Brittlestar Ophiocoma wendtii joins a list of animals that can 'see' without using eyes.PHOTO CREDIT: LAUREN SUMNER-ROONEY
Seeing doesn't always take eyes. The brittlestar Ophiocoma wendtii, a relative of starfish, can scan the seafloor, thanks to light-sensitive cells scattered across its skin, rather than by using eyelike structures, a study suggests. The research, published last month in the journal Proceedings of the Royal Society B1, upends a long-standing hypothesis about how Ophiocoma sees its surroundings.
Although it has no brain, this reef-dwelling animal - consisting of five arms joined to a central disk - can detect light and move away from it. Ophiocoma's skeleton, which is draped in a thin layer of skin, is covered in beadlike crystal structures, which scientists thought worked together as a big compound eye. By focusing light onto nerve bundles that researchers thought ran below these 'microlenses', the arrangement would allow the animal to form an image.
The researchers first confirmed that Ophiocoma could respond to visual cues. "Not only do they move away from light, but they can pick out a dark shade at a distance of about 40 cm and move towards it very rapidly," says neurobiologist Lauren Sumner-Rooney at the University of Oxford, UK, who led the study.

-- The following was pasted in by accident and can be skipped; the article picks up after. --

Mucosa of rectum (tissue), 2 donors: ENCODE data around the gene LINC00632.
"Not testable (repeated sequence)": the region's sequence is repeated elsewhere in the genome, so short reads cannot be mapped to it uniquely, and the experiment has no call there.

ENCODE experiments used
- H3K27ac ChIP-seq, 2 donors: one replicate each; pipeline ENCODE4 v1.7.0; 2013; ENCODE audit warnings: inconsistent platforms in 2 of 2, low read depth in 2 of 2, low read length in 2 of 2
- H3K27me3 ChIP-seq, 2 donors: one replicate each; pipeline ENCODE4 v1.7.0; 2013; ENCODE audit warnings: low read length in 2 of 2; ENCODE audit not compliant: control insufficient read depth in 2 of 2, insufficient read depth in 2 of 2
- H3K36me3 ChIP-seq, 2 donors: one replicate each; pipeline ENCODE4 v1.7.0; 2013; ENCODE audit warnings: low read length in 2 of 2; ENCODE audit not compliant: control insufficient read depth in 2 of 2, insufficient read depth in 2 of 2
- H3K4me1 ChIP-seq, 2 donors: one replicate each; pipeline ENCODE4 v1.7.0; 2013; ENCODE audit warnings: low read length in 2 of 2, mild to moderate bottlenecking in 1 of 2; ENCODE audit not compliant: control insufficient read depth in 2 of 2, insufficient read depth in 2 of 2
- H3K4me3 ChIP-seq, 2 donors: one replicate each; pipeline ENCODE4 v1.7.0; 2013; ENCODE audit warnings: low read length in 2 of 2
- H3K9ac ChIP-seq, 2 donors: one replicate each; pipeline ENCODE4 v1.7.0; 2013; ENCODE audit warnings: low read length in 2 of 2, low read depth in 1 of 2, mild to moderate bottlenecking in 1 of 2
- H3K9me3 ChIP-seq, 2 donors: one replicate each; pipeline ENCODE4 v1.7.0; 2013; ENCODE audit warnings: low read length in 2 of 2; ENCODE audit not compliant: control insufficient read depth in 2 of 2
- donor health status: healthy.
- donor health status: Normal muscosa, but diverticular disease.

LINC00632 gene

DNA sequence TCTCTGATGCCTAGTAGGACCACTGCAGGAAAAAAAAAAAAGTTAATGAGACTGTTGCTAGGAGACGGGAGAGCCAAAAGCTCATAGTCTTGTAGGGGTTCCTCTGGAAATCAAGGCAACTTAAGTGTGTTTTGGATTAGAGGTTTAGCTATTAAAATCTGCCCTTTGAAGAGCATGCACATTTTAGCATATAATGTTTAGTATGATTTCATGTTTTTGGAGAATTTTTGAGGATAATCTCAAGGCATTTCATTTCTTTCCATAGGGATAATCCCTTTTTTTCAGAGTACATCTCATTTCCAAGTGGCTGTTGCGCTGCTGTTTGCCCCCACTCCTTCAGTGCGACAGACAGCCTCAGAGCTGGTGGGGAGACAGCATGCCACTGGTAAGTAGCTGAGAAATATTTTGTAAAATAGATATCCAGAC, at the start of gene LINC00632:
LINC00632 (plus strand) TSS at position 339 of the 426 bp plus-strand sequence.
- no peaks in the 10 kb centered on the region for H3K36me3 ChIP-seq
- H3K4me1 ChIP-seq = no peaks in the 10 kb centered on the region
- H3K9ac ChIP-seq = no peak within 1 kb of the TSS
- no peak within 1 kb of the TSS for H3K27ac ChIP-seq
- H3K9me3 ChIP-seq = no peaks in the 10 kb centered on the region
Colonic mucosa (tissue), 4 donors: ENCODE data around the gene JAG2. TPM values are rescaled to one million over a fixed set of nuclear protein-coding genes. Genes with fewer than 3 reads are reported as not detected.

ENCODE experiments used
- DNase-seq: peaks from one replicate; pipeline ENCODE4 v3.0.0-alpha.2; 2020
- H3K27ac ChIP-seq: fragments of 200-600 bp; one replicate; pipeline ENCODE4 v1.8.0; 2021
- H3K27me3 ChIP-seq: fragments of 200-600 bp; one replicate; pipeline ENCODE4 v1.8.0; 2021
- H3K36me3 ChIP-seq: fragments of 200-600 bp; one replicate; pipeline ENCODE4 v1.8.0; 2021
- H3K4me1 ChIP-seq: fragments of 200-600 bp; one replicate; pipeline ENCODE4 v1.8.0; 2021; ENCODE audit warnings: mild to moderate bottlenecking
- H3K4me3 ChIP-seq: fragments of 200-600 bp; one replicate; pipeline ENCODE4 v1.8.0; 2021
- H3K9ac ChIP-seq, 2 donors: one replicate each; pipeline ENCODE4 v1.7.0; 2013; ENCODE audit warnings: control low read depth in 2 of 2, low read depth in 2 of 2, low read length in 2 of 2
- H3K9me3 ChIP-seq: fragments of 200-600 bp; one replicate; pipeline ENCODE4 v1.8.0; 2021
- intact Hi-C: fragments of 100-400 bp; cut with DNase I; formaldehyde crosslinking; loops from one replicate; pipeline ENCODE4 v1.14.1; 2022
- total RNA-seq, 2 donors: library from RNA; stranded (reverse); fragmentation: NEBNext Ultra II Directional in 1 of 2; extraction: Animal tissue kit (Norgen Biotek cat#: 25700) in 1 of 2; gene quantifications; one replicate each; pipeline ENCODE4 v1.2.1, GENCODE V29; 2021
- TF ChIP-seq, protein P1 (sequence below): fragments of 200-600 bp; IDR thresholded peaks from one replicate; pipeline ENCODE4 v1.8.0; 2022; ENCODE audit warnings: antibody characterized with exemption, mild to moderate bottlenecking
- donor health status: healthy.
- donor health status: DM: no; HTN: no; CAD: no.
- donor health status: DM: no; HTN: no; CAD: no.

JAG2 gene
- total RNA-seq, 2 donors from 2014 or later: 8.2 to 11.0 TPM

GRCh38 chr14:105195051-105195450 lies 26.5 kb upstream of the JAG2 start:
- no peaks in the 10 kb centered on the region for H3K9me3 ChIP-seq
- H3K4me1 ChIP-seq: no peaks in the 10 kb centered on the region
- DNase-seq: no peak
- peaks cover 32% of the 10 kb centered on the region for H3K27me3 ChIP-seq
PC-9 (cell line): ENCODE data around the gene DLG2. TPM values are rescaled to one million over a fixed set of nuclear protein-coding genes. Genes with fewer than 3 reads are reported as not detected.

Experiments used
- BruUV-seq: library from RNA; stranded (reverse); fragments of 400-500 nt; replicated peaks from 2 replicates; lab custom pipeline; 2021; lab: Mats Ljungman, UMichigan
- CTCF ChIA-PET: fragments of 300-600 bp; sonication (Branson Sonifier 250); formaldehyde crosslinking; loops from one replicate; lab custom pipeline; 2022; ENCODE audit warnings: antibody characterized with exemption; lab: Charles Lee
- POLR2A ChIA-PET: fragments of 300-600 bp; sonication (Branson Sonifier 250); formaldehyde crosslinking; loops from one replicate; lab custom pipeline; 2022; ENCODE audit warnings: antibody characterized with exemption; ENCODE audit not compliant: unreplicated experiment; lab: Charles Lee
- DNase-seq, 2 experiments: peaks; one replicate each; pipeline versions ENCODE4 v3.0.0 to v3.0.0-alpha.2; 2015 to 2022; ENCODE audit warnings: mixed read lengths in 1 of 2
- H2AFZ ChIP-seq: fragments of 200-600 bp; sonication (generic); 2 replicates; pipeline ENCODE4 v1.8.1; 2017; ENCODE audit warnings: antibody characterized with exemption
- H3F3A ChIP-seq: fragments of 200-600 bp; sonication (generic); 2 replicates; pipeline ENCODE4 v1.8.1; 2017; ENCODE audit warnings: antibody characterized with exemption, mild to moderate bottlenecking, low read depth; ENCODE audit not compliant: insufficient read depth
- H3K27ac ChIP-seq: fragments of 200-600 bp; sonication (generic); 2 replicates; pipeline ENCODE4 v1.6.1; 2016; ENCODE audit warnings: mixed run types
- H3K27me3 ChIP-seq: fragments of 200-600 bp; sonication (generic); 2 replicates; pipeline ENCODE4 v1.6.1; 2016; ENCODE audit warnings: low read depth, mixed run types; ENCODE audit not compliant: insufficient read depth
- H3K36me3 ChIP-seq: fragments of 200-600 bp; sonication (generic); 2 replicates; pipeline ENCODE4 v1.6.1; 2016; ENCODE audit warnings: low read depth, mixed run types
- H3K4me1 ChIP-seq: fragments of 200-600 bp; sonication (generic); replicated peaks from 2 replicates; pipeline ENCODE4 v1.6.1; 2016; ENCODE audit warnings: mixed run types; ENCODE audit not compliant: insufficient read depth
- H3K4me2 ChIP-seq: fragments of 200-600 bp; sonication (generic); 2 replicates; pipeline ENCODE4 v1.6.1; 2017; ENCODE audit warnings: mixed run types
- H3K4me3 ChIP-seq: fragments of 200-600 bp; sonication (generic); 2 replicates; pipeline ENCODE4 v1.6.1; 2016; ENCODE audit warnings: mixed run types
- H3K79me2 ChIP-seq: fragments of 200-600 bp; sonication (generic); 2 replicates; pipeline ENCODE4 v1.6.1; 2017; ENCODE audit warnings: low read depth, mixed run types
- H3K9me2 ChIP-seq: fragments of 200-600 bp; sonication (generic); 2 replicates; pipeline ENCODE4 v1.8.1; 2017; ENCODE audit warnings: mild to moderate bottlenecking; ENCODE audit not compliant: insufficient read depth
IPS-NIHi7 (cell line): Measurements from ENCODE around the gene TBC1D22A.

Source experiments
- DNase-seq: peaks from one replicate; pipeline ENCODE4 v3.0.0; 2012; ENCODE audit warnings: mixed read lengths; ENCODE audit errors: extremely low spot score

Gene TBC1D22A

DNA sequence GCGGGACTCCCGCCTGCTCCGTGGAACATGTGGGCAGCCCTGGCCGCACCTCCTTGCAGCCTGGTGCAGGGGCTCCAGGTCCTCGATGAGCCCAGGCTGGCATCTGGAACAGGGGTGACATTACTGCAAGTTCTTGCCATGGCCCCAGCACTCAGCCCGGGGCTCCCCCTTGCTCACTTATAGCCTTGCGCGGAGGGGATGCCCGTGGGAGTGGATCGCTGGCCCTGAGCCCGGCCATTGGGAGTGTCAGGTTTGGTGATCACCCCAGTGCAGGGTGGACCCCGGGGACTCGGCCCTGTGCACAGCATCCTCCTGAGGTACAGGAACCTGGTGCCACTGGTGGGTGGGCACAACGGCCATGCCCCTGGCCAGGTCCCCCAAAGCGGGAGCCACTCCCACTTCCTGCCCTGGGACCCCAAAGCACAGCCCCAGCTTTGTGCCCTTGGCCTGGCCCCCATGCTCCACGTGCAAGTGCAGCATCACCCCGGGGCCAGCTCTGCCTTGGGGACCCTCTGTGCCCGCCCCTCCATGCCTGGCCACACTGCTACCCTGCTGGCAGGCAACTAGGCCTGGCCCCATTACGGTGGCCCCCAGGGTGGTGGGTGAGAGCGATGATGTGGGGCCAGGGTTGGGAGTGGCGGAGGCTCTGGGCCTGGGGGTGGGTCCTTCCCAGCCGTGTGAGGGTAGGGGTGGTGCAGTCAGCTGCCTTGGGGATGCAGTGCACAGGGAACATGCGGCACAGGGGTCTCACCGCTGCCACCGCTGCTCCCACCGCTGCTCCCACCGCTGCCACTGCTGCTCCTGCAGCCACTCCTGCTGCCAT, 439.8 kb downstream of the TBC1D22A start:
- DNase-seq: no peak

When the team peered into the brittlestar's body, they saw that the nerve bundles ran between, rather than below, the crystal structures - contrary to what they expected. Because of the crystal structures' location, it's unlikely that they can focus light onto the nerves, as previously thought, Lauren says.
What's more, the researchers spotted plenty of cells packed with light-sensitive molecules in the skin covering the skeleton of the brittlestar's arms, but no such cells at the base of the skeletal crystal structures. Because these light-sensitive cells are in close contact with nerve bundles, they might be the ones responsible for detecting visual cues and sending the signal along the nerves, Lauren says.
Exactly how the nerves produce a response, such as moving an arm away from light, is still unclear, says Elizabeth Clark, an evolutionary biologist at Yale University, USA. A larger question is whether the brittlestars can resolve shapes. The researchers are conducting ongoing experiments that suggest they can, similar to animals equipped with eyes, Lauren says.
Look, no eyes!
"There's a growing understanding that the ability to see without eyes or eyelike structures, called extraocular photoreception, is more widespread than we thought," says Julia Sigwart, an evolutionary biologist at Queen's University Belfast, UK, and a study co-author. Many animals, including sea urchins and some small crustaceans, use this mechanism to sense their surroundings. Brittlestars are just the latest addition to the list.
"Sensing the environment and responding to a stimulus without having to wait for that signal to go all the way to the brain can save a lot of time," Julia says. And the idea could inspire the development of robots and image-recognition technology that don't rely on a central control system, she adds.
As for the crystal structures that researchers thought acted as microlenses, "they're just part of the skeleton," Julia says. Their transparency and ability to focus light is "completely coincidental," she adds. But Gordon disagrees. "They could still conduct light into the skeleton," he says. "I'm not ruling out the possibility that they have some optical function."